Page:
Prejudice as Seen in Harper Lee's to Kill a Mockingbird and Through the Movie Gattaca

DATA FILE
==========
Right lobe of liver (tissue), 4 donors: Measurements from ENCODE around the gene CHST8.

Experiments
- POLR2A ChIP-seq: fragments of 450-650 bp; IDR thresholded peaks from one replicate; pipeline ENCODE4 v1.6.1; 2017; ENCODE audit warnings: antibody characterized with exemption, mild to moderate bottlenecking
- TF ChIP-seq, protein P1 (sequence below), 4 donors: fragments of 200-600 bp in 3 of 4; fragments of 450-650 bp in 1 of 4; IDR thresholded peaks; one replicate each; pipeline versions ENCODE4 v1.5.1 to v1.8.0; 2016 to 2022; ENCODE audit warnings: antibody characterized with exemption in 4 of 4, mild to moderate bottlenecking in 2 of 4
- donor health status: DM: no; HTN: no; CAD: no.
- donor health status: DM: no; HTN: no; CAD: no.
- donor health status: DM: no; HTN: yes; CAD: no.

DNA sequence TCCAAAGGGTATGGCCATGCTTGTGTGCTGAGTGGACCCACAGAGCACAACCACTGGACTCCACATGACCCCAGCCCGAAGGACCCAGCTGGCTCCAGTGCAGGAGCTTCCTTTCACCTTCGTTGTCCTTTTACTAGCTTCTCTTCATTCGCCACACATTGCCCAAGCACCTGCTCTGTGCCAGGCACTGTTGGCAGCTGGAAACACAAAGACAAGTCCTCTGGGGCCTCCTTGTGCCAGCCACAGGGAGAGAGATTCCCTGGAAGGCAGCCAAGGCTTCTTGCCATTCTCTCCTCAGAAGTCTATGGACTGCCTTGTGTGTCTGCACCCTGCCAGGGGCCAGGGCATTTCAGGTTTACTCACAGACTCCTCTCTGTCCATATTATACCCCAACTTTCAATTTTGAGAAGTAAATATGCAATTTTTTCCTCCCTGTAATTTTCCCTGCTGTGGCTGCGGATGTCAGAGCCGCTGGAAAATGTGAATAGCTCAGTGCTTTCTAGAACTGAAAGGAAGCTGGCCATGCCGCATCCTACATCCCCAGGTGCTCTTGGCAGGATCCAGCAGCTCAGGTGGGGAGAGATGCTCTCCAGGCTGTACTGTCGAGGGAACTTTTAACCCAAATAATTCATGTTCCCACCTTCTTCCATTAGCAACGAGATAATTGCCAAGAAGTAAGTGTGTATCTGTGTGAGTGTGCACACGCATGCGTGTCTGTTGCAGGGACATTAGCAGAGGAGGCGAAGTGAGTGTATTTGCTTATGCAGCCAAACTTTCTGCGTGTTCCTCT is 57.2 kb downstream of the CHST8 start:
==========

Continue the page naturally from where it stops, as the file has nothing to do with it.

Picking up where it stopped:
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All throughout history, prejudice has been a part of society. Discrimination and intolerance are built into human nature. Less than 100 years ago, Blacks were still in the bonds of slavery. However, Blacks were not the only ethnical group that was ever mistreated. During the First World War, Germans in the United States were looked down upon by nearly all of the other citizens. Only a few years later, during World War II, the Japanese that happened to be in America were put into camps due to the incident at Pearl Harbor. During the mass immigration to the United States in the early 1900s, the Irish were met with signs in the workplace stating, "No Irish Need Apply." Harper Lee's, To Kill a Mockingbird focuses on two prejudices throughout here novel. The most obvious of the prejudices deals with skin color. Set during slavery times, Whites believe they are far superior to Blacks. The other injustice that occurs throughout the novel is the prejudice that children feel. Due to the fact that Arthur Radley is a recluse and is rarely seen, Jean Louise (Scout), her brother Jem, and their friend Dill, all think of him as something less then themselves. Andrew Niccol's Gattaca deals with futuristic prejudice. In the movie, geneticists have the power to eliminate all of the flaws of mankind, making a superior being. The naturally conceived are looked down upon by society as they contain flaws and imperfections; hence they are given the name "Invalids." The "Valids," or genetically superior human beings, have every advantage in life. Jobs are not given based on resume or experience, but instead are given to the genetically superior without question. Vincent tells the viewer, "For the genetically superior, success is easier to attain" (Gattaca). Though To Kill a Mockingbird and Gattaca are set in different time periods, deal with different issues, and have completely different characters, they are linked by the common theme of prejudice, proving that no matter the time...
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